Lung transplantation in patients of LAM is usually considered in view of recurrent refractory pneumothoraces, severe hypoxemia or declining lung function (FEV1 < 30% of predicted FEV1). Till date over 130 patients of LAM have received successful lung transplantation. [13],[14] Lung transplantation can be an effective treatment for end-stage LAM; however, LAM cell migration into the transplanted lung can result in recurrence. A recent study also showed that Sirolimus was an alternative drug for LAM. [15] Sirolimus has made its way into the treatment modality for LAM based on its action of inhibition of mammalian target of rapamycin (mTOR) pathway. Though Sirolimus is an established treatment in solid organ transplants there is fall side of its use in LAM due to its severe pulmonary toxicity. [16],[17]

LAM being a very rare disease and there are still many questions unanswered as to understanding the mechanism and progression of disease. But a case of recurrent spontaneous pneumothorax usually perplexes the primary care physician. Knowledge of LAM as a cause of spontaneous recurrent pneumothorax especially in young females would be helpful for primary care physician for diagnosis. It is also necessary to understand that early referral to Pulmonologist by primary care physician for pleurodesis may help the patient tremendously.

  References Top

1.McCormack FX. Lymphangioleiomyomatosis: A clinical update. Chest 2008;133:507-16.  Back to cited text no. 1
2.Ryu JH, Moss J, Beck GJ, Lee JC, Brown KK, Chapman JT, et al. The NHLBI lymphangioleiomyomatosis registry: Characteristics of 230 patients at enrollment. Am J RespirCrit Care Med 2006;173:105-11.  Back to cited text no. 2
3.Spiliopoulos K, Tsantsaridou A, Papamichali R, Kimpouri K, Salemis NS, Koukoulis GK, et al. Recurrent spontaneous pneumothorax in a 42 years old woman with pulmonary lymphangioleiomyomatosis: Insights and pitfalls of the surgical treatment. J Clin Med Res 2013;5:70-4.  Back to cited text no. 3
4.Kirchner J, Stein A, Viel K, Dietrich CF, Thalhammer A, Schneider M, et al. Pulmonary lymphangioleiomyomatosis: High-resolution CT findings. EurRadiol 1999;9:49-54.  Back to cited text no. 4
5.Chu SC, Horiba K, Usuki J, Avila NA, Chen CC, Travis WD, et al. Comprehensive evaluation of 35 patients with lymphangioleiomyomatosis. Chest 1999;115:1041-52.  Back to cited text no. 5
6.Hartmann TE. CT diagnosis of cystic lung diseases. RadiolClin North Am 2001;39:1231-43.  Back to cited text no. 6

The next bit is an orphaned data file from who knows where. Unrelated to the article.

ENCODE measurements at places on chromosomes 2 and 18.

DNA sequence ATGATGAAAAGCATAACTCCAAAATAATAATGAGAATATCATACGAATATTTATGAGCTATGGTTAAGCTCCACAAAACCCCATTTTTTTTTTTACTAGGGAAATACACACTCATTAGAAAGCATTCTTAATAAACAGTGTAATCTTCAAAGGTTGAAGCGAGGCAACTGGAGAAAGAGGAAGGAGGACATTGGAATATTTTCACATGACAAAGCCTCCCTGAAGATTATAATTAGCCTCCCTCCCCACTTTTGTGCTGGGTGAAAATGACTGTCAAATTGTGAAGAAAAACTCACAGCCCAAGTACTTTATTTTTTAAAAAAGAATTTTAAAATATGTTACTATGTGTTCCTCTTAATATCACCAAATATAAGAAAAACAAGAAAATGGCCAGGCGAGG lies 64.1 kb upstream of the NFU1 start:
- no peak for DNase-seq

7.Bonetti F, Chiodera PL, Pea M, Martignoni G, Bosi F, Zamboni G, et al. Transbronchial biopsy in lymphangiomyomatosis of the lung. HMB45 for diagnosis. Am J SurgPathol 1993;17:1092-102.  Back to cited text no. 7
8.Yano S. Exacerbation of pulmonary lymphangioleiomyomatosis by exogenous oestrogen used for infertility treatment. Thorax 2002;57:1085-6.  Back to cited text no. 8
9.Yockey CC, Riepe RE, Ryan K. Pulmonary lymphangioleiomyomatosis complicated by pregnancy. Kans Med 1986;87:277-8, 293.  Back to cited text no. 9
10.Weinans MJ, van Loon AJ. A diagnosis of lymphangioleiomyomatosis in a pregnant woman presenting with a retroperitoneal mass. Br J ObstetGynaecol 1999;106:747-8.  Back to cited text no. 10
11.Baldi S, Papotti M, Valente ML, Rapellino M, Scappaticci E, Corrin B. Pulmonary lymphangioleiomyomatosis in postmenopausal women: Report of two cases and review of the literature. EurRespir J 1994;7:1013-6.  Back to cited text no. 11
12.Boehler A, Speich R, Russi EW, Weder W. Lung transplantation for lymphangioleiomyomatosis. N Engl J Med 1996;335:1275-80.  Back to cited text no. 12
13.O′Brien JD, Lium JH, Parosa JF, Deyoung BR, Wick MR, Trulock EP. Lymphangiomyomatosis recurrence in the allograft after single-lung transplantation. Am J RespirCrit Care Med 1995;151:2033-6.  Back to cited text no. 13
14.Karbowniczek M, Astrinidis A, Balsara BR, Testa JR, Lium JH, Colby TV, et al. Recurrent lymphangiomyomatosis after transplantation: Genetic analyses reveal a metastatic mechanism. Am J RespirCrit Care Med 2003;167:976-82.  Back to cited text no. 14
15.Chachaj A, Drozdz K, Chabowski M, Dziegiel P, Grzegorek I, Wojnar A, et al. Chyloperitoneum, chylothorax and lower extremity lymphedema in woman with sporadic lymphangioleiomyomatosis successfully treated with sirolimus: A case report. Lymphology 2012;45:53-7.  Back to cited text no. 15
16.Yakupoglu YK, Kahan BD. Sirolimus: A current perspective. ExpClin Transplant 2003;1:8-18.  Back to cited text no. 16
17.Garrean S, Massad MG, Tshibaka M, Hanhan Z, Caines AE, Benedetti E. Sirolimus-associated interstitial pneumonitis in solid organ transplant recipients. Clin Transplant 2005;19:698-703.  Back to cited text no. 17


  [Figure 1], [Figure 2], [Figure 3]